But Rabbi Richman is unequivocal in his dismissal - and even condemnation - of such opposition, blaming them on misconceptions surrounding Jewish law.
"First of all, what we are doing is not 'controversial', or 'radical', or new in any way," he explains.
"People were aliya laregel for hundreds of years after the destruction of the Second Temple [in 70 CE - ed.]," he continues.
"In fact, the Rishonim [medieval Jewish commentators - ed.] don't even mention the Kotel (Western Wall) at all - only the Temple Mount," he points out, insisting that "we are simply renewing the Jewish way."
Avoiding visiting the Mount out of fear of accidentally incurring kareit would be the same as not getting married out of a fear of breaking Jewish marital laws, which carry the same spiritual ramifications according to the Torah, he says.
Rabbi Richman also dismisses claims that the precise location of the Temples is unclear, and thus visitors could accidentally tread on areas which are universally agreed to be "out of bounds" according to Jewish law due to their extreme sanctity. He points to the vivid account by 15th century Jewish scholar Rabbi David ben Zimra (known as the Radbaz), of the custom of Jerusalem's Jews to ascend to the Temple Mount on a regular basis to pray. The route of the Temple Institute's tours is based on that very responsa.
"It is simply not accurate to say that we do not know where the Temple stood," he insists.
"Some people in the yeshiva world have a misconception that moreh mikdash means not going on to the Temple Mount at all, out of fear of the Divine Presence," Rabbi Richman says, with a palpable degree of exasperation.
"But the Rambam clearly disagrees with them, and defines moreh mikdaash as a positive command to ascend the mount, but in a certain way," that shows one's awe for the place "and for the sake of performing a mitzvah such as prayer, as opposed to just a casual visit," he explains.
The Rambam himself visited the Temple Mount, he further recounts, and was so moved by his visit that he asked his descendants to celebrate that day (on the 6th of the Hebrew month of Heshvan) as a mini festival.
"He did so at great person risk, as he himself says, due to a draconian ban on Jews from ascending the Mount by the Crusaders who ruled Jerusalem at the time," such was his commitment to the performance of the Torah command of moreh mikdash.
And he was in good company.
"Every yeshiva boy knows the [Talmudic] story about Rabbi Akiva, who famously laughed when he saw a fox wandering through the rubble on the Temple Mount," and was subsequently questioned about his seemingly odd reaction to seeing the desolation by his colleagues.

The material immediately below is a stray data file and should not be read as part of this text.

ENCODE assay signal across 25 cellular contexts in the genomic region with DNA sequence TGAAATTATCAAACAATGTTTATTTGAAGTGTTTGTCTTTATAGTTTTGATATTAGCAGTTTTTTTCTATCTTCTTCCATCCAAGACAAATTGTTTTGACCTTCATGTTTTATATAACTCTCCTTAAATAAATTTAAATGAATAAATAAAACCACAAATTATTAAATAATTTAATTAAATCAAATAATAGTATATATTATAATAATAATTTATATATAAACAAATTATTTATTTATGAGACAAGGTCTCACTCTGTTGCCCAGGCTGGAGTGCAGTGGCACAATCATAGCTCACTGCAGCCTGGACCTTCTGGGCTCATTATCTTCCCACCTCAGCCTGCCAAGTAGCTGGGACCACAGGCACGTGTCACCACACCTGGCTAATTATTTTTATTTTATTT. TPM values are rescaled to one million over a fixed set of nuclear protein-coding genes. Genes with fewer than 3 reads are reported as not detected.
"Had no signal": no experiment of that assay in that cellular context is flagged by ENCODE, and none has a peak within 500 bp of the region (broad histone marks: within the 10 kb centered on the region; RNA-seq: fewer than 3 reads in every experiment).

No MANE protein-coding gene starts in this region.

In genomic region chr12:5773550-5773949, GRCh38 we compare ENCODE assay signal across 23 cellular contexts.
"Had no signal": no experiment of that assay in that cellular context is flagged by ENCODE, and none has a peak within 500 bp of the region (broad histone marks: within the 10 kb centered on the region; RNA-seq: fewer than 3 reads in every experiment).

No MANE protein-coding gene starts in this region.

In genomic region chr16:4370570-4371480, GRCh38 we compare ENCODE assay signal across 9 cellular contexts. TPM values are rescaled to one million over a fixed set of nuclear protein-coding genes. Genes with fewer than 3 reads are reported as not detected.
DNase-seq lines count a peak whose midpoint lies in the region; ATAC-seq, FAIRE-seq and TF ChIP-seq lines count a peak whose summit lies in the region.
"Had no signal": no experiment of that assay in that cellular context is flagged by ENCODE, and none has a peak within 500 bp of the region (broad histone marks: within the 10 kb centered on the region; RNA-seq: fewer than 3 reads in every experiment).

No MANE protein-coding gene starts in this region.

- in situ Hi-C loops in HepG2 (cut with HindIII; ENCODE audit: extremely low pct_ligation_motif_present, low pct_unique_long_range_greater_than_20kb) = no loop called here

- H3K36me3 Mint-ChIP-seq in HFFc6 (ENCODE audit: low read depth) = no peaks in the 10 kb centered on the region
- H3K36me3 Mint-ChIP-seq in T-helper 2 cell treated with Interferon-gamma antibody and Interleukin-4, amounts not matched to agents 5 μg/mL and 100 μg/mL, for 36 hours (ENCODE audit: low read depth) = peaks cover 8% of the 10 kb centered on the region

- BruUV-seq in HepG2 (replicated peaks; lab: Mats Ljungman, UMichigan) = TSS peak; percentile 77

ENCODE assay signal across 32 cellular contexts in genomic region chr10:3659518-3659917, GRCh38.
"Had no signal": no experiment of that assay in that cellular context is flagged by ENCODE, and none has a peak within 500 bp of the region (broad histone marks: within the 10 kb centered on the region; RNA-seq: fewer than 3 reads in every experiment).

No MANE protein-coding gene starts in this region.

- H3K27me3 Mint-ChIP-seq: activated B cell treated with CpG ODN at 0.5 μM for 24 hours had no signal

"Well, I don't know how to tell you this, but they did not see the fox from Mount Scopus with high-powered IDF binoculars!" he quips sardonically.
"They were standing on the Temple Mount."
"People who ascend do so with great diligence and halachic (Jewish legal) integrity," he maintains, "they are not doing something new and they are not upstarts trying to instate a new minhag (custom)."
The Temple Institute has already received a significant amount of interest in the program, which he describes as a "beautiful half-day seminar in the shadow of the Temple."
And as far as Temple Mount activists are concerned, the time has never been better.
On the one hand, says Rabbi Richman, the Temple Mount is "beleaguered," and in need of solidarity, due to archaeological vandalism by the Waqf on the one hand, and the severe restrictions on Jewish visits on the other - coupled with attempts by international actors to partition Jerusalem in a way that would deny the Jewish connection to the Mount entirely.
But on the other hand, he lauds what he sees as a "great awakening" among Jews regarding the plight of the Temple Mount, and its centrality to Jewish life and practice.
And that awakening appears to be drawing the attention of an altogether different kind, as anti-Israel actors - from Arab-Israeli Islamists to the Palestinian Authority - scramble to counter it, claiming such plans are a ploy to "invade" the Al Aqsa complex and rebuild the Third Jewish Temple.
Not so, says Rabbi Richman - though he sees such reactions as proof of the success of his group's efforts.
But politics aside, he says, his one goal above all is simply to honor "the one place on earth that God chose for His presence," by restarting the ancient tradition of aliya laregel.